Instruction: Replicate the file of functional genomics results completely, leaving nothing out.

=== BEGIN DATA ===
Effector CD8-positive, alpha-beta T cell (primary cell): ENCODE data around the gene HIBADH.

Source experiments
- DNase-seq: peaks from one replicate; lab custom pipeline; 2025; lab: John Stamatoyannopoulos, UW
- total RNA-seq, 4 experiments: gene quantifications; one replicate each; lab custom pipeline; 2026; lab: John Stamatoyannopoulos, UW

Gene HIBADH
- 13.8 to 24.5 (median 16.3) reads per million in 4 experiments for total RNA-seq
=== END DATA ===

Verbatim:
Effector CD8-positive, alpha-beta T cell (primary cell): ENCODE data around the gene HIBADH.

Source experiments
- DNase-seq: peaks from one replicate; lab custom pipeline; 2025; lab: John Stamatoyannopoulos, UW
- total RNA-seq, 4 experiments: gene quantifications; one replicate each; lab custom pipeline; 2026; lab: John Stamatoyannopoulos, UW

Gene HIBADH
- 13.8 to 24.5 (median 16.3) reads per million in 4 experiments for total RNA-seq